• Older investors who don’t’ wish to sell may not want to have their work life extended and may have to either consider selling the asset and reinvesting (with all costs and CGT considered), or buying something that can organically pay itself down as rents are used to pay the loan down faster. 
  • Twist 1 – We’re going to assume that Buyer X buys an A, and Buyer Y buys two B’s. Let’s assume for the sake of ‘savings, that the B’s second purchase occurs in 6 years’ timeThis time is relevant, because it takes 6 years of equity growth from IP #1 for Buyer Y to save the 20% plus stamps to reinvest. 
  • Buyer X ends up with:  
    • Value of asset – $2,321,811 
    • Total rent – $1,076,764 
  • Buyer Y ends up with:  
    • Value of asset – $2,353,680 
    • Total rent – $2,152,968 
  • Twist 2 – We’ll then assume that two Boomers are two older investors who each plan to retire in 10 years.  
  • Boomer 1 buys an A and sells it in ten years, paying out the agent selling fees and CGT. They reinvest into shares returning an annualised total return o7% pa inclusive of gains and dividends. 
    • They pay more tax but the annualised return of 7% through shares without the ongoing management and holding costs clearly benefits their income. I haven’t counted tax on either of the incomes but it won’t be dramatic given the annual returns and the retiree tax status.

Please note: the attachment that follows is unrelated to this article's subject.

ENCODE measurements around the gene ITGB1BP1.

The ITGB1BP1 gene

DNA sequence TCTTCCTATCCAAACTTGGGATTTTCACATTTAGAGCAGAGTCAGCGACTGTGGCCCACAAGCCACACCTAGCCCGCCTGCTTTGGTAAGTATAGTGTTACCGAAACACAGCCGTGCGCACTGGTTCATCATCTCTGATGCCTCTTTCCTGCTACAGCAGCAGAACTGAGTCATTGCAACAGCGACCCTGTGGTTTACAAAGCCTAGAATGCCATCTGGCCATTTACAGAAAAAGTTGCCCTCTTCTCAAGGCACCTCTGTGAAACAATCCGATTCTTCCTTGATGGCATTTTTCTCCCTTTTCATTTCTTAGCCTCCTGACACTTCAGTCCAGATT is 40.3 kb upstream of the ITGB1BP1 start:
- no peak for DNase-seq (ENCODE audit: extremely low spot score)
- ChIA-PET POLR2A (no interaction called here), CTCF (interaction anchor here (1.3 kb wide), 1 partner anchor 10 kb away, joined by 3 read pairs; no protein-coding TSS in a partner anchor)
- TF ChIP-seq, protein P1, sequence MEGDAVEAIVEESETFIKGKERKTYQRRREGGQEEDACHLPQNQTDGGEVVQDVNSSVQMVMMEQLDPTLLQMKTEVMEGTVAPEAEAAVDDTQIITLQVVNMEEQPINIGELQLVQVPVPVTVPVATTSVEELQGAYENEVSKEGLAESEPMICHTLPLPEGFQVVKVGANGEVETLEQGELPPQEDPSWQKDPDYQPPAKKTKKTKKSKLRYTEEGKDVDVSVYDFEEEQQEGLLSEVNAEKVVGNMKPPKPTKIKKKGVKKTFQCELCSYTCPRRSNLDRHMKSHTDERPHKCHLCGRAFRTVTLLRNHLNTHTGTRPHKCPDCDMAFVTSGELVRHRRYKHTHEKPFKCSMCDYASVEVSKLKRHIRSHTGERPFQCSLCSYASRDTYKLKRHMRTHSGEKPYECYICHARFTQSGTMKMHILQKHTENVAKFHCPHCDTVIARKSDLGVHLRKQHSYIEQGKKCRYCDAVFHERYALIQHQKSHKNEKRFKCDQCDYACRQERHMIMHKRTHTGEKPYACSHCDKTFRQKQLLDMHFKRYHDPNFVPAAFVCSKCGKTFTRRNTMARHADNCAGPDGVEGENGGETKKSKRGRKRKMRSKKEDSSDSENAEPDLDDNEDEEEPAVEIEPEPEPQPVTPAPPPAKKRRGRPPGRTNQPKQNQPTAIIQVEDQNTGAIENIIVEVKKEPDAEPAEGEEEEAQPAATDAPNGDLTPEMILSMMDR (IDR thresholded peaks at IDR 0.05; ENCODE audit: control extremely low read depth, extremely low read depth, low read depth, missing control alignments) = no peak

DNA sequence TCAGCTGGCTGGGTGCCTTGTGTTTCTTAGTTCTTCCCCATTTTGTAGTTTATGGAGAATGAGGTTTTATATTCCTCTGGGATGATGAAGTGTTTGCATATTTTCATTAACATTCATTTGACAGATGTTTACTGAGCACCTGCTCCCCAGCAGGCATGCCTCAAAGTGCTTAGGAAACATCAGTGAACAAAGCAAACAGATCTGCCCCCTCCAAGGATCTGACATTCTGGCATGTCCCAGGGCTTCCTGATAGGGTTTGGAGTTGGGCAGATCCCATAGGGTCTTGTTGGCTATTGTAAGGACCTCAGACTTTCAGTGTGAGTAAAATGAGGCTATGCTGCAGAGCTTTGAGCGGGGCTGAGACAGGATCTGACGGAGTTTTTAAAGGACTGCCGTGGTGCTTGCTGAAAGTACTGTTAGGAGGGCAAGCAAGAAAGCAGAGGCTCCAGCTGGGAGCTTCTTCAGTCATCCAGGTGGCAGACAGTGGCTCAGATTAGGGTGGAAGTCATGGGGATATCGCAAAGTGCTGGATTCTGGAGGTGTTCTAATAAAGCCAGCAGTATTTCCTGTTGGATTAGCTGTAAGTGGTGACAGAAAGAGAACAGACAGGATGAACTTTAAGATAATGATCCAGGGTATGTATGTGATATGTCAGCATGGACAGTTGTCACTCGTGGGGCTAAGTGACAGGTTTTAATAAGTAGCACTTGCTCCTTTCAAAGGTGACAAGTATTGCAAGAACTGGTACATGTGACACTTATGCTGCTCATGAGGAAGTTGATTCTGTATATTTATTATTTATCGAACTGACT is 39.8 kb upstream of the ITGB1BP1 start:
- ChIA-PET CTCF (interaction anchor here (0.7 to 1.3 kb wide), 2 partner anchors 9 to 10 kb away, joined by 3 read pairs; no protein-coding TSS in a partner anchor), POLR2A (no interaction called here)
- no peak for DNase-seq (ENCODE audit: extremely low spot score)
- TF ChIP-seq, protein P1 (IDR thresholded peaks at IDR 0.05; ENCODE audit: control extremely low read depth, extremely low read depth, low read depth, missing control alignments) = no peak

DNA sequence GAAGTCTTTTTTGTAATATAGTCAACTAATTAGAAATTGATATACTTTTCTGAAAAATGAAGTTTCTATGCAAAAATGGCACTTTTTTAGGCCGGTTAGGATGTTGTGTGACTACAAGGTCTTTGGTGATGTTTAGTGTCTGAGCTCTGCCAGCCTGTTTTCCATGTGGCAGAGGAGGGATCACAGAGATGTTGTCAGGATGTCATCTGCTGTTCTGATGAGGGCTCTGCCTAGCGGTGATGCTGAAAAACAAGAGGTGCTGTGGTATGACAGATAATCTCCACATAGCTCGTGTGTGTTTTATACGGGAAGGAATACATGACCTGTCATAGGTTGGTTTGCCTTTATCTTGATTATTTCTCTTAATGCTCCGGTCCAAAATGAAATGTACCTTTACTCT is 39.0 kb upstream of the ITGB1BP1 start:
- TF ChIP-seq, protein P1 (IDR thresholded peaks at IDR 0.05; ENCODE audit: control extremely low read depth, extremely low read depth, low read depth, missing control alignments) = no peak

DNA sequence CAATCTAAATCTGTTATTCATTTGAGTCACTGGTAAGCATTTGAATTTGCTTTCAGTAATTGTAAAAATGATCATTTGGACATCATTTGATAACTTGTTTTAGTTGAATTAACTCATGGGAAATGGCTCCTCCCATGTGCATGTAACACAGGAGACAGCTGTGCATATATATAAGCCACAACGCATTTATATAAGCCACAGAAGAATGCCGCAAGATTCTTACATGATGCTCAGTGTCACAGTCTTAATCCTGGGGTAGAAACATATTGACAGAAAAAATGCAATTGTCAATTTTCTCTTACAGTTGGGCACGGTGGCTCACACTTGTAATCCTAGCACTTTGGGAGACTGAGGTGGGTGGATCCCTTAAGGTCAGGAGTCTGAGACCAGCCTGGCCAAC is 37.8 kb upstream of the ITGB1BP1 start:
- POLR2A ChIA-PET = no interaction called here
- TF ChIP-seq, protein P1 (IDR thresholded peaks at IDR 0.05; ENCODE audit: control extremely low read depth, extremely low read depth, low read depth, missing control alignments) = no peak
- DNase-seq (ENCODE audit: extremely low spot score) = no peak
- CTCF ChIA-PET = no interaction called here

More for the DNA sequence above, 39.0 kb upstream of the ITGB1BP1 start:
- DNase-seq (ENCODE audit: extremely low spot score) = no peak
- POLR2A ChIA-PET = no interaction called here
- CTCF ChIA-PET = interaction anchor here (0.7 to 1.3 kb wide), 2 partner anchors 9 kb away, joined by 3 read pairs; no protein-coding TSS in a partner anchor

• Nest egg after 30 years: $2,149,943, calculating the same drawings each year 
  • Boomer 2 buys a B and holds it as a “Buy and Hold” until they pass on and the unencumbered asset goes to their estate – let’s say in 35 years’ time (assuming they leave this earth at age 85). 
    • Avoids stock market fluctuations but cops land tax, maintenance costs and property management fees in addition to their stress around any tenant issues and vacancies. 
    • Nest egg after 30 years: $1,799,029 
  • What have we learnt? There is no black and white answer, no one size fits all approach – there’s so many great points.  
  • Finance – seek advice on how your decisions will impact your ability to obtain further finance – this can be a big barrier to investment, if you find out that your borrowing capacity has been maxed out. Positive cash flow from rental income can help, but then lenders reduce it to 60-80% plus benchmark assessment rate, then it’s more like half of a $1. 
  • Timeline is one of the most critical factors, if you have time, you can afford to focus on capital growth, if you have less time, you want to transition to cash flow focused assets anyway.  
  • Cash flow we know the yield straight away, with capital growth you are taking a punt which relies on expertise (not a crystal ball). 

Cate Bakos – The Property Buyer’s Golden nugget: one critical ingredient is fourth dimension, time. Capital growth costs in the beginning, you’ll hit a point where it turns into cash flow neutral and then into positive territory. You cut your lifestyle to cover holding properties, the day comes where your portfolio ticks over to cash flow positive.  

Peter Koulizos– The Property Professor’s Golden nugget: whether capital growth v cash flow depends on your personal circumstances, encourage people to use spreadsheets, workout what is best for you.  

Subscribe to “The Property Planner, Buyer and Professor” Newsletter